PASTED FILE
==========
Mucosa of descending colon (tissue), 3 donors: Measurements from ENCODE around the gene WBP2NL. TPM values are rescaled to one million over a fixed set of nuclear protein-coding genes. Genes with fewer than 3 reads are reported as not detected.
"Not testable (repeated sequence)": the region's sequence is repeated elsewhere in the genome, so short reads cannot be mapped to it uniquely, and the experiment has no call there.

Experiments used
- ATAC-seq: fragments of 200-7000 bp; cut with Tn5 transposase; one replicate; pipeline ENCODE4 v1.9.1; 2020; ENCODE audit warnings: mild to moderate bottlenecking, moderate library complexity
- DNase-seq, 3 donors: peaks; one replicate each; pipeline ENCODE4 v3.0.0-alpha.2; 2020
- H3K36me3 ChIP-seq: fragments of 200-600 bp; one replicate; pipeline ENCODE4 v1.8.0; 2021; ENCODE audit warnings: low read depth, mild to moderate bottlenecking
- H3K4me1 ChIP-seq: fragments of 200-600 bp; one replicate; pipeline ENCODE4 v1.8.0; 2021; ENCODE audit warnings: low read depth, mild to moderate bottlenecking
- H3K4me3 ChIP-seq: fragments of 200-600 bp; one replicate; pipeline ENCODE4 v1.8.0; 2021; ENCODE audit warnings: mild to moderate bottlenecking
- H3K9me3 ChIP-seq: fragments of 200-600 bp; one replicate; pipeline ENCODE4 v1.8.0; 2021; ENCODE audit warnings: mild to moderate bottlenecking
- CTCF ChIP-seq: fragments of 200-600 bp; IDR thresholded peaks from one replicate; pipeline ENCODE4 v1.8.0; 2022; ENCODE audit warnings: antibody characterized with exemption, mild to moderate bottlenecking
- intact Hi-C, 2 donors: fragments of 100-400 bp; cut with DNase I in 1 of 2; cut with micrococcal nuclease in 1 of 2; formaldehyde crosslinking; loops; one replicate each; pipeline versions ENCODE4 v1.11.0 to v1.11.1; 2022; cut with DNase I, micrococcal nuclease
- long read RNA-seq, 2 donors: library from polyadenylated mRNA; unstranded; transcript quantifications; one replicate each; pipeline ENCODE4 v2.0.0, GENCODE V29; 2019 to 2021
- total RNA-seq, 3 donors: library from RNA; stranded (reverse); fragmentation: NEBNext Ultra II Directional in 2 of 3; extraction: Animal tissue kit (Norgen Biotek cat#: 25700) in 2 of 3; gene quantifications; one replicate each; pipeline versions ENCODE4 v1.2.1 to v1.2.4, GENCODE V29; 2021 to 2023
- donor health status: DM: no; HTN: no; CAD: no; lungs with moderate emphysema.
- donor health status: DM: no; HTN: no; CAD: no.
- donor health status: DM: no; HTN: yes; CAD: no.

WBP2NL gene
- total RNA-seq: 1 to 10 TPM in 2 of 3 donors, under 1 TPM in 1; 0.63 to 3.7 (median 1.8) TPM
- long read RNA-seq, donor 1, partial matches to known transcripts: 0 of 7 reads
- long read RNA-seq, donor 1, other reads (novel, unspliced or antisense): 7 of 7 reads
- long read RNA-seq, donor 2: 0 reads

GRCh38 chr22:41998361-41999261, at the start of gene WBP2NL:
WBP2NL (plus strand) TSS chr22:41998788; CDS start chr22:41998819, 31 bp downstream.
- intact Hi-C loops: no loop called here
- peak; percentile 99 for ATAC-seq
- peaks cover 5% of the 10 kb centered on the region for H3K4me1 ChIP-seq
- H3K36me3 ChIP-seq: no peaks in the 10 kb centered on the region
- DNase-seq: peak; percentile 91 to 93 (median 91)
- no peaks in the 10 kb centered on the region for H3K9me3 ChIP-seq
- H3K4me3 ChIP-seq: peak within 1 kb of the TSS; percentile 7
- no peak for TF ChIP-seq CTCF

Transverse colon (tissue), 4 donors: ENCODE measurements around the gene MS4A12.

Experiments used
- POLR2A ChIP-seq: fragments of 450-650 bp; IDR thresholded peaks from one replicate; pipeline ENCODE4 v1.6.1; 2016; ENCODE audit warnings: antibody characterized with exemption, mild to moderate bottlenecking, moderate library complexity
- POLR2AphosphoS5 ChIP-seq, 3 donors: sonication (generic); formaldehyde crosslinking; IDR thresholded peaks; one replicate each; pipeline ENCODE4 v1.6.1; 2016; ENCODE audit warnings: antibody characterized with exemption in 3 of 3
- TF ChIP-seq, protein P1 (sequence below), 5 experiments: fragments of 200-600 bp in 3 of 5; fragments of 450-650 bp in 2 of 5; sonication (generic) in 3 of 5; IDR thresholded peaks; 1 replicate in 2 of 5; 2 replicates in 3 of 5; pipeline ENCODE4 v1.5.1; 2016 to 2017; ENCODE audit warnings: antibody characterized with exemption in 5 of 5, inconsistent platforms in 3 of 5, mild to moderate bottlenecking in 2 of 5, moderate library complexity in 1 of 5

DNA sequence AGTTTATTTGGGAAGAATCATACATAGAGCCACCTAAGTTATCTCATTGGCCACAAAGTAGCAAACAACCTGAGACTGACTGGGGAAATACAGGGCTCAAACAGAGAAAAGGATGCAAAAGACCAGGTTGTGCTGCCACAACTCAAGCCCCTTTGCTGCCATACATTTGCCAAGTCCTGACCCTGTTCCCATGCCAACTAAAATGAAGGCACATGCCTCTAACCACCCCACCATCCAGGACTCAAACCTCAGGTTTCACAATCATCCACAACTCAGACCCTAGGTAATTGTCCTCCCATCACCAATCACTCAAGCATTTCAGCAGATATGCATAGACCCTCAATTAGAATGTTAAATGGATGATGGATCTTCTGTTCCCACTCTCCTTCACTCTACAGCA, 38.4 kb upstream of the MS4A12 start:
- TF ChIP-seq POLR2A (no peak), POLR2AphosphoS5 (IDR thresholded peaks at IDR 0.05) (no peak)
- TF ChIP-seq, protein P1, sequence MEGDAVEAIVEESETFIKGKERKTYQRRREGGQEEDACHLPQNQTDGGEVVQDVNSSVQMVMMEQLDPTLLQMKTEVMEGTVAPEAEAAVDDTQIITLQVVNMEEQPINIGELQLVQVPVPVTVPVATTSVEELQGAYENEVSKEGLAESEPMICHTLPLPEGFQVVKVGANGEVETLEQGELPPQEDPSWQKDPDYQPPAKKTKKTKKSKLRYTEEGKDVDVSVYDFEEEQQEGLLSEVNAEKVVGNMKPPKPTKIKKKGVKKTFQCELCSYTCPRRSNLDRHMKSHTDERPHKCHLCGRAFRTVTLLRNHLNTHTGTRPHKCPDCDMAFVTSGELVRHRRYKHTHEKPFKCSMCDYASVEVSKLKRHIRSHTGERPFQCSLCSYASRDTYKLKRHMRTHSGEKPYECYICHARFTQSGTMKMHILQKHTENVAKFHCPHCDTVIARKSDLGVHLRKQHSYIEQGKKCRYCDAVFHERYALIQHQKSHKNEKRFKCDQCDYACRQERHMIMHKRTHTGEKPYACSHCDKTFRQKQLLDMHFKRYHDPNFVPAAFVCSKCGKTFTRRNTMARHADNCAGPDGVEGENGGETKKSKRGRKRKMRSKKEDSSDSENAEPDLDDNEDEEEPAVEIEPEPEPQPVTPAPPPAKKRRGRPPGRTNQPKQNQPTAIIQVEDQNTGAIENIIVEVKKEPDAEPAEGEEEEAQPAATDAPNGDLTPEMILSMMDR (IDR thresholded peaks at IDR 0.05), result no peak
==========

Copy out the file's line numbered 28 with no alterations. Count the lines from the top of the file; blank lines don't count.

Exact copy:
- DNase-seq: peak; percentile 91 to 93 (median 91)